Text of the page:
Common Fraud Schemes Attacking Seniors

Negative news is not usually put in a blog but I have had two very recent experiences that need to be shared. At least I think so.

I happened to be visiting last week with relatives. We had a great time renewing our acquaintances for a few days.

However, I was shocked to find out that an aunt had been swindled out of $200,000. She is elderly but very active and takes care of herself to this day. How did they talk her into giving them that much money? I don’t know and she is too embarrassed to tell.

I just took on a new client. A very nice person. He is also elderly. His prior advisors put him in stock options. His risk profile does not include risks associated with options, way too risky. The loss was $100,000.

You have probably herd stories like this yourself. Maybe you have had a relative who has experienced these events.

My mother had a similar experience. She was lonely and was involved with a purchasing scam where she was talked into purchasing items she liked. She loved vacuum cleaners and they talked her into purchasing more than one.

While I was googling seniors’ fraud my first stop was the FBI’s website. The following is a screen scrape from that sight.  This is a more complete view than my personal experience.

The FBI’s Common Fraud Schemes webpage provides tips on how you can protect yourself and your family from fraud. Senior citizens especially should be aware of fraud schemes for the following reasons:

  • Senior citizens are most likely to have a “nest egg,” to own their home, and/or to have excellent credit—all of which make them attractive to con artists.
  • People who grew up in the 1930s, 1940s, and 1950s were generally raised to be polite and trusting. Con artists exploit these traits, knowing that it is difficult or impossible for these individuals to say “no” or just hang up the telephone.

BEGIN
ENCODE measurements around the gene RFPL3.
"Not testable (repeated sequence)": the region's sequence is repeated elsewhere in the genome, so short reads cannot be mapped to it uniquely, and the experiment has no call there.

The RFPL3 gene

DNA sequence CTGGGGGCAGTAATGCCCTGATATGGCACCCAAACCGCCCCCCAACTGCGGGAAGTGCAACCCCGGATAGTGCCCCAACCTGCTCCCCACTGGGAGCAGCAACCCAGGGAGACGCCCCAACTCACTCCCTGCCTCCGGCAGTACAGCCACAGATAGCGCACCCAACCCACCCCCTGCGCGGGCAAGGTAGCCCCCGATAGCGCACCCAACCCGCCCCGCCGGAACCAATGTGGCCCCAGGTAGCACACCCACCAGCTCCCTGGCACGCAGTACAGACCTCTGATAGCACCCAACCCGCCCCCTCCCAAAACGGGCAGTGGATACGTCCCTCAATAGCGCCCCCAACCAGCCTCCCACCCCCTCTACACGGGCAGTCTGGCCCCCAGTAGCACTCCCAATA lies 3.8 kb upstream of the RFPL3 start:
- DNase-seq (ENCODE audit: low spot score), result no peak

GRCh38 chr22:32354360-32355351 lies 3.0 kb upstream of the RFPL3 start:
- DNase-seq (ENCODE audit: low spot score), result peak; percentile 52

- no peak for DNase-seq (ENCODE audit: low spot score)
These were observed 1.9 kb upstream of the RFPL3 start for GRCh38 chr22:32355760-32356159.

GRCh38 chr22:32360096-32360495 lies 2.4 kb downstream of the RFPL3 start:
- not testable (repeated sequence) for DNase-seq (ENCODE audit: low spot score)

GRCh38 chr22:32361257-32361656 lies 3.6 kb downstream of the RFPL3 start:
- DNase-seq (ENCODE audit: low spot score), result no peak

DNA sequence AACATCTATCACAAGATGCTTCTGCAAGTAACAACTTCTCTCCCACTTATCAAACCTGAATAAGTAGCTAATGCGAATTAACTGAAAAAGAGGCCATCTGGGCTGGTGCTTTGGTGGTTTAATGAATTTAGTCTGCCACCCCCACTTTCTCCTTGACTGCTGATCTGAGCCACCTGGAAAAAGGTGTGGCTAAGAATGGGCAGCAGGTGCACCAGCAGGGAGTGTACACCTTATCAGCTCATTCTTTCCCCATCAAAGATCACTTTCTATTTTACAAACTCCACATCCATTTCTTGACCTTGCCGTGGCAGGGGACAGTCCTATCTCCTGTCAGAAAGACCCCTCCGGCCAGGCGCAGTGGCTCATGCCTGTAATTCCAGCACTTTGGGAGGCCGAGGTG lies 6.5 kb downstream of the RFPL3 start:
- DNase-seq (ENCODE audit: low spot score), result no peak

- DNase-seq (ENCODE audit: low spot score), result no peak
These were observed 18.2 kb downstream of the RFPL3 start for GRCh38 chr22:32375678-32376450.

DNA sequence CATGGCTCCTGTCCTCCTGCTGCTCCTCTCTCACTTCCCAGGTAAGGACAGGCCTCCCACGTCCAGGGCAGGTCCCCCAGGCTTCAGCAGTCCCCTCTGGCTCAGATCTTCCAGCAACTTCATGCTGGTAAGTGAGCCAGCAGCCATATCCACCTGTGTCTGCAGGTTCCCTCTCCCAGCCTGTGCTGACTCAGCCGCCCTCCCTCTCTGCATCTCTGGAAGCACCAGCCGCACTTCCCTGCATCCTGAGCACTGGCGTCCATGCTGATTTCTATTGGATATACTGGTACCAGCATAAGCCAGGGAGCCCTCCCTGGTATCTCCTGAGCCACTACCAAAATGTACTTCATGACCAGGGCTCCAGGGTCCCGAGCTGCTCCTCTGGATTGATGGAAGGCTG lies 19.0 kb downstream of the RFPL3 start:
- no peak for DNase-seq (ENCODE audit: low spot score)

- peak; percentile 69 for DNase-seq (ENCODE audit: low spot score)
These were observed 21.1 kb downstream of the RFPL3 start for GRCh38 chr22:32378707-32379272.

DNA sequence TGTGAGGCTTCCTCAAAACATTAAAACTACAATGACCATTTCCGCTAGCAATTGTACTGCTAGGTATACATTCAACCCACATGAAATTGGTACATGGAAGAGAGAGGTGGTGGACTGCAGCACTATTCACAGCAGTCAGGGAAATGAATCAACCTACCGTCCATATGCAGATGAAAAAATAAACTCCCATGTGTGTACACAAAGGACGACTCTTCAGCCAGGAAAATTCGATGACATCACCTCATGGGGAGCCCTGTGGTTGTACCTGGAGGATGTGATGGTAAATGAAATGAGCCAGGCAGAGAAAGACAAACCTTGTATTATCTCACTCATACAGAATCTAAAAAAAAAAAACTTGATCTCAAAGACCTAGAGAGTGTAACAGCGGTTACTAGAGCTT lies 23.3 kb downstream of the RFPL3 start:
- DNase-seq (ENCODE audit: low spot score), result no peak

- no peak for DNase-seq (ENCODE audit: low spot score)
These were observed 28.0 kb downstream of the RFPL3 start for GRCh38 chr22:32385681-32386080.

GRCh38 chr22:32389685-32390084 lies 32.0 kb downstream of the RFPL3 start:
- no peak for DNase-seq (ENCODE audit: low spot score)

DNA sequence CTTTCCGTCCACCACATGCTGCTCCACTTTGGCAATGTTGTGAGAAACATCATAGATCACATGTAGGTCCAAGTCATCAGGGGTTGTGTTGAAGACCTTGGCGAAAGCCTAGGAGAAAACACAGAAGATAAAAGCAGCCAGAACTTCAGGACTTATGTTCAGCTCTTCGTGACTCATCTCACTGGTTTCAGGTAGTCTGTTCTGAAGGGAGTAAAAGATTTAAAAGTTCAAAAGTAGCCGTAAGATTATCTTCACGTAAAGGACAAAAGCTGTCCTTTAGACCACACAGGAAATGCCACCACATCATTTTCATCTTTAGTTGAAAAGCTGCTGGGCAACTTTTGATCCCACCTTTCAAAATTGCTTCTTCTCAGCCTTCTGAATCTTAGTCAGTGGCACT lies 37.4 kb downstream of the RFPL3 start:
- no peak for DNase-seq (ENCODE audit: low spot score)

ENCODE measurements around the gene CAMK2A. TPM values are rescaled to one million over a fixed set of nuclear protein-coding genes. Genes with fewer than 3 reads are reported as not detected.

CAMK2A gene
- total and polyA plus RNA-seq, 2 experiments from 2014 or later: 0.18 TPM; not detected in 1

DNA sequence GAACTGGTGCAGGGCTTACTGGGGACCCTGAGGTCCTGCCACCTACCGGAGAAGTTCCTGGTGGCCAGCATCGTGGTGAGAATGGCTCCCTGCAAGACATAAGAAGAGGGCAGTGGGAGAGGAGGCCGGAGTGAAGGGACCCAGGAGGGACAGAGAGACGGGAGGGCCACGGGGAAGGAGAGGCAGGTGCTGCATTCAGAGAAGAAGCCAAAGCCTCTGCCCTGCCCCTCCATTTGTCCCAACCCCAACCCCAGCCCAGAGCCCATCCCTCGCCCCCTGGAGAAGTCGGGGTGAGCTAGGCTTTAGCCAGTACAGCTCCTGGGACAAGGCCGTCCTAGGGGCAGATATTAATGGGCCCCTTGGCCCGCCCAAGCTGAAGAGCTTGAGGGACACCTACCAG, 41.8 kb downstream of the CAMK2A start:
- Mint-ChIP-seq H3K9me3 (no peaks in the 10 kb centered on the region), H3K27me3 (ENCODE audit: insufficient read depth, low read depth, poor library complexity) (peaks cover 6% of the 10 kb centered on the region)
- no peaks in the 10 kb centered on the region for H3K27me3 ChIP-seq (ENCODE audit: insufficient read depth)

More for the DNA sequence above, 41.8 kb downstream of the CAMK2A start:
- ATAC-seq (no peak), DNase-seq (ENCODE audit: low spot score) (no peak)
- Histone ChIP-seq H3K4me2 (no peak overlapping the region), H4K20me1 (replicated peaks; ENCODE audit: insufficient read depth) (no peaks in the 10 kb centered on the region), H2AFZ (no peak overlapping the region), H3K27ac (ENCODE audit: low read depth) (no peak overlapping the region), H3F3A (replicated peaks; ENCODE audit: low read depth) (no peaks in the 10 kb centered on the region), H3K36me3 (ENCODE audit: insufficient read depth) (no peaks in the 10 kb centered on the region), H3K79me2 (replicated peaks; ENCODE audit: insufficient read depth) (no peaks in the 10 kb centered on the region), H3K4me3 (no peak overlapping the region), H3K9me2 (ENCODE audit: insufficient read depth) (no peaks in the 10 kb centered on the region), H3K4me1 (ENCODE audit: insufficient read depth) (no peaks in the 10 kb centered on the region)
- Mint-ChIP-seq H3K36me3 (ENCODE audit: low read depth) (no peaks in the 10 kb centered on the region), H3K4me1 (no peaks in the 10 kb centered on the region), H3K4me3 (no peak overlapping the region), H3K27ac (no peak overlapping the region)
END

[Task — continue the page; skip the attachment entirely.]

• Older Americans are less likely to report a fraud because they don’t know who to report it to, are too ashamed at having been scammed, or don’t know they have been scammed. Elderly victims may not report crimes, for example, because they are concerned that relatives may think the victims no longer have the mental capacity to take care of their own financial affairs.
  • When an elderly victim does report the crime, they often make poor witnesses. Con artists know the effects of age on memory, and they are counting on elderly victims not being able to supply enough detailed information to investigators. In addition, the victims’ realization that they have been swindled may take weeks—or more likely, months—after contact with the fraudster. This extended time frame makes it even more difficult to remember details from the events.


  • Senior citizens are more interested in and susceptible to products promising increased cognitive function, virility, physical conditioning, anti-cancer properties, and so on. In a country where new cures and vaccinations for old diseases have given every American hope for a long and fruitful life, it is not so unbelievable that the con artists’ products can do what they claim.

The above was copied from the FBI web site.

5 common phone scams.

Stay close to your relatives and friends. Have open discussions about fraud and con artists. Visit the FBI Website and become more aware of what they do and what they have published.

Don’t let this happen to you or yours.